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MPS students celebrate Black history month with projects and conversations

Black History Month RecapMilwaukee Public Schools students and staff celebrated Black History Month with a wide range of creative and thought-provoking events. In addition to learning about significant Black figures in American history, a number of activities were designed for students and the community to engage in important discussions about current movements toward racial equity.

Please enjoy this sampling of activities in MPS schools!

Third graders at Bryant Elementary were visited virtually by Mandela Barnes, Wisconsin’s first Black lieutenant governor. Barnes spoke about the importance of school and excellent attendance, shared his journey into politics, and answered questions from students.

Samuel Clemens Elementary School hosted a virtual Black History Family Bingo Night. The evening was attended by many participants, and students and families learned about the countless contributions of Black Americans, past and present.

At Benjamin Franklin School, Elizabeth Fisher’s special education class wove Kente cloths in the traditional colors of red, yellow, black and green. Students also learned the history of the woven cloth, which comes from Ghana, as well as traditions and qualities of this artform and the fables and legends in its background.

Students at Forest Home Avenue School designed and implemented a virtual Black History Museum. Posted on the Google platform, the museum features profiles of more than 50 Black Americans who are noteworthy in the fields of science, math, education, government, sports, performing arts, music, film, and more.

At Hawthorne Elementary School, student spent the month learning about Black history and held a culminating virtual program to share their work. First graders completed a biography project about Black leaders, legends, and heroes, then shared their discoveries schoolwide during the virtual program.

Dr. Martin Luther King, Jr. School offered programs throughout February to engage students all month long. Kindergarten students and families cruised the Caribbean with Wolf Trap Theater and the entire school got to Stomp the Yard. Local chapters of Black fraternities and sororities shared the importance of these organizations in the black community. The month culminated in the African-American Male and Female Teach-In and a Black Through the Decades event highlighting the positive influences of Black culture from the 1920s to the present.

At Lincoln Avenue Community School, Milwaukee Alderman and Council President Cavalier Johnson visited virtually for an all-school assembly. Johnson is a 2005 graduate of Bay View High School and a proud former Lincoln Eagle. He shared the story of his life as an African-American male growing up in Milwaukee, the teachers who inspired him to follow a path into politics, and the impact his experiences in MPS had on his desire to give and lead in his Milwaukee community.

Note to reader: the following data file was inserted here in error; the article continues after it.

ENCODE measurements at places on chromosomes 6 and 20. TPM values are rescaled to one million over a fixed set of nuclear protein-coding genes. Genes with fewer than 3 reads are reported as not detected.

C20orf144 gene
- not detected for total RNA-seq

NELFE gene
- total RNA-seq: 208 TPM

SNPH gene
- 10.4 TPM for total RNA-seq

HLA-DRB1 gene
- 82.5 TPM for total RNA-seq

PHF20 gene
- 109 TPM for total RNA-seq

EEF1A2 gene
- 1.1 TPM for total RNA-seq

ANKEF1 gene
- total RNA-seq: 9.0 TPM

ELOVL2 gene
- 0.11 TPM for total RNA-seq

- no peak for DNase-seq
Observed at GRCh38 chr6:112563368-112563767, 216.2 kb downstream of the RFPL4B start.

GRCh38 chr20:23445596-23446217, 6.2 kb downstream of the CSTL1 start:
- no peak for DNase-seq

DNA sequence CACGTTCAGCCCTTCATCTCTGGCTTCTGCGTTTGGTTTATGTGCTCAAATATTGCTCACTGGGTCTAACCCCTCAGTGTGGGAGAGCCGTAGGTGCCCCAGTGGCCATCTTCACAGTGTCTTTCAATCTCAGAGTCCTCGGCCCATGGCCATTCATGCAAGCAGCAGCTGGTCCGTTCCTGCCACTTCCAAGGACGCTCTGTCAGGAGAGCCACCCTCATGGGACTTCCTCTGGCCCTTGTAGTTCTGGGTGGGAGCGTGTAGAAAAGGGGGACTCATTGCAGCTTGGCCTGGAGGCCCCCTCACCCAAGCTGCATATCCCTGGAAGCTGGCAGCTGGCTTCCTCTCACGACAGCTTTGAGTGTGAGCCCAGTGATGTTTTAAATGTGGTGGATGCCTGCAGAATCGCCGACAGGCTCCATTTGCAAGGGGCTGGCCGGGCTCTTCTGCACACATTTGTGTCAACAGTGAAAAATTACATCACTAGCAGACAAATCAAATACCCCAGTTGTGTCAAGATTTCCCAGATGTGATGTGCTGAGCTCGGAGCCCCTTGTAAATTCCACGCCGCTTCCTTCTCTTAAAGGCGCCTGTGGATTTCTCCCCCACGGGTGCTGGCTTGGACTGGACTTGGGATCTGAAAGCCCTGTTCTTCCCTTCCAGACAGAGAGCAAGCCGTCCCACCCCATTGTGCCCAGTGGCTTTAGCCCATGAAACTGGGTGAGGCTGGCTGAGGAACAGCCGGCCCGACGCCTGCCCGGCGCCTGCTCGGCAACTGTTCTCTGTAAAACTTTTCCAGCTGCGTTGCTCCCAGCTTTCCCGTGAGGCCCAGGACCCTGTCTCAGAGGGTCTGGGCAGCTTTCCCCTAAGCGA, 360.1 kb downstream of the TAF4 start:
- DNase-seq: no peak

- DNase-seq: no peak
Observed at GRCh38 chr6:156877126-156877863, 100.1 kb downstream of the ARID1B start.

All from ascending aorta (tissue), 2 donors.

Vocal students at Milwaukee High School of the Arts met virtually with composer Alysia Lee to discuss her transformational song, “Say Her Name.” Lee shared stories of how her family traditions, specifically Kwanzaa, inspired her to compose the song. Calling out the names of loved ones who have passed led to the idea of calling out the names of Black victims of police brutality. Lee challenged students to share their ideas of what the symbolic gestures in the song represented, such as blowing the breath in the palm of the hand. She was moved by the wide variety of images the students shared and encouraged them to continue to embrace music and song as a vehicle for social justice. A performance of the song by MHSA vocalists is posted on YouTube, and MHSA received an inspiring video message from Professor Lee thanking the students for their powerful performance.

Pulaski High School held five events throughout the month that included panel discussions with African-American entrepreneurs, including MPS alumni, and showings of the movies Hidden Figures, Spiderman, The Hate You Give, and Pursuit of Happyness. Students had the chance to discuss Black stereotypes, accomplishments of Black Americans, and obstacles overcome by the movies’ protagonists.

Two students from Reagan High School, freshman Zion Yeboa and sophomore Mason Richards, were part of the winning team in the annual Sigma Gamma Rho Sorority Black History Quiz Bowl sponsored by Milwaukee’s chapter of Gamma Pi Sigma. Along with two other students, Zion and Mason prepared for more than a month, developing extensive knowledge of the achievements of African Americans in the fields of art, entertainment, business, education, science, history, politics, military, and sports. Congratulations!

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Earl Arms, Media Relations Manager

Shahree Douglas, Director Communications & Outreach

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  • Ninety percent of 2019-20 budget dollars go directly to classrooms;
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